The Arctic This Week - News for January 22 - 29, 2012

News for January 22-29, 2012


In oil and gas, Rosneft makes continuing efforts to establish a diverse and lucrative portfolio in the Arctic with the government’s granting of prospecting licenses for the Tsentralno-Barentsev, Perseevsky and Fedynsky areas in the Barents Sea. Estimates of potential range up to approximately 600bn barrels of oil equivalents. (Barents Observer) Fellow Russians Lukoil invested $1.3 billion in the existent Titov and Trebs fields in the Nenets okrug (Bloomberg), while Gazprom and SovComFlot are working towards further exploration of the Northern Sea Route as a shipping corridor for LNG to Asian markets. (Bloomberg)

Statoil has been much in the news. It increased its estimates of recoverable gas in the Snohvit field to 210 billion cubic meters (Dow Jones) and made another discovery in the Barents on a smaller scale (up to 300mn boe). ( Statoil also acquired a portion of Cairn Energy’s exploration license off of Greenland in Baffin Bay, which Cairn has had no luck with (Business Week), while negotiating tax breaks from the Russian government for its joint-venture (with Total and Gazprom) Shtokman project. (Business Week) A second Norwegian oil company, Det Norske, has also entered the Barents with the purchase of a production license. (Barents Observer) Meanwhile, Norway’s recent licensing round has intentionally gone mostly to smaller firms (Reuters), and the Norwegian Petroleum Directorate has decided to send two vessels to conduct seismic acquisition in the Barents from May to August this year, at a cost of 22mn Euro. (Barents Observer)

In the Canadian Arctic, the National Energy Board will require companies that wish to produce to maintain same-season relief well-drilling capability (Petroleum Economist), while the Edmonton Journal has floated the idea of using the Slave River and Fort Simpson as an alternative exit route (to Keystone XL and Northern Gateway pipelines) for oil from the tar sands. (Edmonton Journal)


Three Russian nuclear icebreakers are headed for the scrap heap in 2012 (Barents Observer), and Reuters published a great piece on the prospects for shipping via the Northeastern route. (Reuters)


Perhaps adding solidity to a framework for Arctic security policy, the US and Canada are in the final stages of negotiating a Combined Defence Plan, integrating military cooperation for North American defense. (Edmonton Journal) Simultaneously, Canadian forces are preparing for trial exercises in the Yukon. (CBC) This is a probably a good thing for Canada’s perpetual struggle to maintain a physical presence in the Arctic, as the news that 30 percent of its Coast Guard workforce is expected to depart by 2015 cannot be welcome. (Ottawa Citizen)


Snowy owls are flying south in record numbers, (NYT) including an unfortunate stray to Hawaii. (Honolulu Star-Advertiser), while polar bears are eating more eider duck eggs to compensate for the loss of hunting grounds on the ice. (CBC)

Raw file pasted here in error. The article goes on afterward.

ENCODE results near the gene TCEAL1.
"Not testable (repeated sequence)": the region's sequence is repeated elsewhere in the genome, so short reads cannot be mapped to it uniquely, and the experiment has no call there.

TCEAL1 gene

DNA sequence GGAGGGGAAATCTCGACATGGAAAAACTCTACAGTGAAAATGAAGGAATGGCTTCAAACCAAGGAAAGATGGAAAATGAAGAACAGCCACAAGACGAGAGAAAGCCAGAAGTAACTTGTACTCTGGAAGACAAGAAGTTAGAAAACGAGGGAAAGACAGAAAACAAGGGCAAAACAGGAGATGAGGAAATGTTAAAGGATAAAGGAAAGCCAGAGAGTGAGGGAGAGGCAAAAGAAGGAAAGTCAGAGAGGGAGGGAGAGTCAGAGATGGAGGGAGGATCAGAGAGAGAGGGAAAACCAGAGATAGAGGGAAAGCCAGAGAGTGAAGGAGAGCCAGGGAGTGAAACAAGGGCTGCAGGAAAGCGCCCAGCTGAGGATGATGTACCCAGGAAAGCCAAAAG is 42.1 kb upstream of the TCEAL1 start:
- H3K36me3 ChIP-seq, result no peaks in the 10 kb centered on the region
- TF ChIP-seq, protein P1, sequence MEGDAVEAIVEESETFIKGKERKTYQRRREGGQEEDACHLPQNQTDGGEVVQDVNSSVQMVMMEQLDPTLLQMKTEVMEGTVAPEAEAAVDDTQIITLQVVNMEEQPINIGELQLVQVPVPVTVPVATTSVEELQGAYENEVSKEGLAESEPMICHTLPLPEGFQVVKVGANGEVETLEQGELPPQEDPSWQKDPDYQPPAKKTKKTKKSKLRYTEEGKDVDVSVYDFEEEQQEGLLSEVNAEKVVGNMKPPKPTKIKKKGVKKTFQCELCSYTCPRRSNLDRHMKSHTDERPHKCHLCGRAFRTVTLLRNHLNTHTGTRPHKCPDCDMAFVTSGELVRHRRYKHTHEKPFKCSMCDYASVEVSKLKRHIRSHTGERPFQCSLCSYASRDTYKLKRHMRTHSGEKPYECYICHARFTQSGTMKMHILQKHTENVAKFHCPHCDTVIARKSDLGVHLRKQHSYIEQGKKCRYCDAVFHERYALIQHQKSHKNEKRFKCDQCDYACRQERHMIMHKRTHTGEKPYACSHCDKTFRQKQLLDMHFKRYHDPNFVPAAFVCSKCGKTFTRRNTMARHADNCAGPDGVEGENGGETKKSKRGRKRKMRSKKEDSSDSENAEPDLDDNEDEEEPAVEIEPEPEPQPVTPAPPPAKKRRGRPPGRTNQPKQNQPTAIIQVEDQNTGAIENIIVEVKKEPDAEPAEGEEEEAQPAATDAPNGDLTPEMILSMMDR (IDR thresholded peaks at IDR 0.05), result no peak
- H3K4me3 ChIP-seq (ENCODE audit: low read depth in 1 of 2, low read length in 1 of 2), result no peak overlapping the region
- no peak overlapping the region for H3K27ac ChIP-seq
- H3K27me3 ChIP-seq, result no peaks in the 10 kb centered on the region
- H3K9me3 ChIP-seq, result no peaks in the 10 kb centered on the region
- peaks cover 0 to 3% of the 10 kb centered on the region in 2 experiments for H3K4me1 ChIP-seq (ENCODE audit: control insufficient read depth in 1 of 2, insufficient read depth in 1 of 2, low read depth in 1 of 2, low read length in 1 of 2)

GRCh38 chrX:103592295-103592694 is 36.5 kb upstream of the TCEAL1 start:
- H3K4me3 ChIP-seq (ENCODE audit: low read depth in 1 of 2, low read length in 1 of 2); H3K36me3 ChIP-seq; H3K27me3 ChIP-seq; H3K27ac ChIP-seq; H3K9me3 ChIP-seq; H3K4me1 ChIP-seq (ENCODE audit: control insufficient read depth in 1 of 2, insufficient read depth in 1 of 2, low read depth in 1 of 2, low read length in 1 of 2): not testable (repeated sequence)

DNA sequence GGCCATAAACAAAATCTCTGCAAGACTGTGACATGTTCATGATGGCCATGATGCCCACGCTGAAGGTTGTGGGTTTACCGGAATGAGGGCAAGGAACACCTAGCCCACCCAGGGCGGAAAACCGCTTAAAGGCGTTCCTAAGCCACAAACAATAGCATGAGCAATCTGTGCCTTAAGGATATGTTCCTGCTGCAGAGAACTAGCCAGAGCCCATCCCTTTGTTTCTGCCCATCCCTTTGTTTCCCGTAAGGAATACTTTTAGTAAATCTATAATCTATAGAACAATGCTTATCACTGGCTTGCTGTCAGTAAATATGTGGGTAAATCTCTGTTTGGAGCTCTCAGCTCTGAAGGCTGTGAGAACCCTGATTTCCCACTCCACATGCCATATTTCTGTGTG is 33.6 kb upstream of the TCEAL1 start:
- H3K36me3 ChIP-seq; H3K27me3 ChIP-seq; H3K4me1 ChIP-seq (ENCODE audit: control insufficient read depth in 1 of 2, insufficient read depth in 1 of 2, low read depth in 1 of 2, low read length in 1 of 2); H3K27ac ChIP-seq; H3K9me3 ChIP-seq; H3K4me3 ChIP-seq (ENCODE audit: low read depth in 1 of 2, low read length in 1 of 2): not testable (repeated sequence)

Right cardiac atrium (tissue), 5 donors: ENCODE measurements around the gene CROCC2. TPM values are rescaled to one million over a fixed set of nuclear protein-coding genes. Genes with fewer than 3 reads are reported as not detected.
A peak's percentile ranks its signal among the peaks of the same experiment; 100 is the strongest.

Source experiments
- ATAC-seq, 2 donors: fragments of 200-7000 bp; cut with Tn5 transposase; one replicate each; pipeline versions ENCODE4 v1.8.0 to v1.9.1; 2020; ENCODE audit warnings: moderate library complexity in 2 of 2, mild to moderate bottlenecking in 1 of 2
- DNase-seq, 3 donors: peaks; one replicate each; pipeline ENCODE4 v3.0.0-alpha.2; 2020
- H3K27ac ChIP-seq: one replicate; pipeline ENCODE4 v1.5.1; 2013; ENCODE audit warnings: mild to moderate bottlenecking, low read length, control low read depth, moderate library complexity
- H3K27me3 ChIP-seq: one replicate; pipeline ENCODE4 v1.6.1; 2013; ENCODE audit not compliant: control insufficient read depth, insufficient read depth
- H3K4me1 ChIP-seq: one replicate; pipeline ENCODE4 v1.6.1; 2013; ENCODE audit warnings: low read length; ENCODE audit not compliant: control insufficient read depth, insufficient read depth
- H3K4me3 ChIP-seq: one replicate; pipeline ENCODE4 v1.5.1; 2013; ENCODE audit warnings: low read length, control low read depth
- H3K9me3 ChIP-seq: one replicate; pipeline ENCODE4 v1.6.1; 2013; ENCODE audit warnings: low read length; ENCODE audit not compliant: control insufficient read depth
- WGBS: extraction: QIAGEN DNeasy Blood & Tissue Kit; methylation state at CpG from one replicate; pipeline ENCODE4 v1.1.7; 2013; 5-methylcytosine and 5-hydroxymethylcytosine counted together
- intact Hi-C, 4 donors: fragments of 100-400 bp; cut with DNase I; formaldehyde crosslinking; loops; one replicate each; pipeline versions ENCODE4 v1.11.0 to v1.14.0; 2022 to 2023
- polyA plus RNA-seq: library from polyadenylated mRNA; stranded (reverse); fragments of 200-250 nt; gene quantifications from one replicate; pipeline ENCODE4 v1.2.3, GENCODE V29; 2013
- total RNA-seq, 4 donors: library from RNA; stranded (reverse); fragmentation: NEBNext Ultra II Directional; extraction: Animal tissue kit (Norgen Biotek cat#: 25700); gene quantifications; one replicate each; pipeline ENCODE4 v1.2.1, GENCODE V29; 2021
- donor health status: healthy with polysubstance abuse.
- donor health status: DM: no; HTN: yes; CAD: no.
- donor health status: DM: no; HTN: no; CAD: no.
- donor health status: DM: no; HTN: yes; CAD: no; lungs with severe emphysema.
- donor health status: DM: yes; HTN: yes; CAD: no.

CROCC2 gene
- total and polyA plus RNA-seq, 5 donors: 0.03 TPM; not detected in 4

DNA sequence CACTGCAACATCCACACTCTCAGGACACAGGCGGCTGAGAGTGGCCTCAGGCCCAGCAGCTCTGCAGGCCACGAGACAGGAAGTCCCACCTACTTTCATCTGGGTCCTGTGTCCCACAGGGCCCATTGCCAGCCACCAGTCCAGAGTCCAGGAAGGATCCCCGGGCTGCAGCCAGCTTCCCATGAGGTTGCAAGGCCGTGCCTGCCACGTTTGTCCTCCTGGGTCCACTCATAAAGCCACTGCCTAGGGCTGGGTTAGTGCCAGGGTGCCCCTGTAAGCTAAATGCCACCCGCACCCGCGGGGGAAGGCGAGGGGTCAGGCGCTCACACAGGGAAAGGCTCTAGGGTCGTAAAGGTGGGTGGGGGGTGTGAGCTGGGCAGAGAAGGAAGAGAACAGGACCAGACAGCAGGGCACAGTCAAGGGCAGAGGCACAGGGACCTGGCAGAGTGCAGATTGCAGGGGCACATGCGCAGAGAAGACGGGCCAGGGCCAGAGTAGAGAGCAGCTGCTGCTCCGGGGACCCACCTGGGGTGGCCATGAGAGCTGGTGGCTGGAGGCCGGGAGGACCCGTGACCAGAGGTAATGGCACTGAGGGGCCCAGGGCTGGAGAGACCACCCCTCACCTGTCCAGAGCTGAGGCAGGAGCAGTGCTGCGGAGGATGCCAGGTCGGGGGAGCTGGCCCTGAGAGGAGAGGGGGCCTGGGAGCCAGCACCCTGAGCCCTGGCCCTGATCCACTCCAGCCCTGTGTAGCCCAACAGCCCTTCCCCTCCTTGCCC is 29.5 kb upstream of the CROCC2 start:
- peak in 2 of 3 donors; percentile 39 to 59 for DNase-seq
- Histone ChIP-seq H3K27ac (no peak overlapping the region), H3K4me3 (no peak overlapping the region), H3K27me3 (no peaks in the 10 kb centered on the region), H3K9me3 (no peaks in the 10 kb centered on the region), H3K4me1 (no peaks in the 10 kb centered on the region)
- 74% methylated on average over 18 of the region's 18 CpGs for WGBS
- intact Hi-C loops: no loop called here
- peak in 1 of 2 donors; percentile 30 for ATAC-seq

Meanwhile, the Amundsen, a Coast Guard cutter outfitted for science which is the centerpiece of Canada’s Arctic science research and main character in Martin Fortier’s (executive director of ArcticNet) presentation at the Arctic Frontiers conference in Tromso, Norway last week, went out of service for repairs two 4 of 6 engines in Quebec this week. (Ottawa Citizen) It’s a shame, as it might have told us more about the upwelling and shifting of a huge freshwater bulge in the Arctic which, if it left Arctic waters, could influence European weather. (BBC)

In the continuing tale of things that would have seemed impossible 50 years ago, work at the Norwegian Marine Technology Research Institute is exploring the possibility of underwater drilling rigs, serviced by submarines, to circumvent arctic weather (The Australian), and enthusiasm for the possibility of telecom cables beneath the Arctic Ocean connecting Europe directly to Asia was in evidence at the Pacific Telecommunications Council conference in Hawaii. (Foreign Policy Blogs)


Former US interior secretary Bruce Babbitt came out strongly in an opinion piece against a recent federal decision on Conoco Phillips's drilling plans in Alaska. (Washington Post) Simultaneously, the US’ National Ocean Council released a draft of a new National Ocean Policy, with some fuzzy thoughts on the Arctic. (

Meanwhile, we see that the resource curse is not necessarily a strictly developing-world issue. In Lapland, the Minister of International Development said that mining companies are taking advantage of minerals (in particular, nickel) without contributing to local development. (Barents Observer) Similarly, Canadian PM David Harper met with representatives of Canada’s first peoples for a contentious discussion of future education policy and revenue-sharing agreements. (Globe and Mail) Those groups would like more say on mining reviews that affect them. (Eye on the Arctic)

In the saga of China’s attempt to gain permanent observer status to the Arctic Council, it looks as though bad blood over a Nobel might encourage Norway to block. (Guardian)

In Sweden, employers are desperate for workers in the far north. (Radio Sweden


Dates for the topless tobogganing championships (17 March) in Laukvik, Norway have been announced. (The Local)

Alaska Representative Kyle Johansen proposed a federal takeover of Central Park as a wilderness area, in order to highlight what he feels is federal overreach regarding protection of ANWR. (Anchorage Daily News)

The Arctic Games begin in Whitehorse, Canada on Sunday 4 March.

Posted Sunday, January 29, 2012 by Tom Fries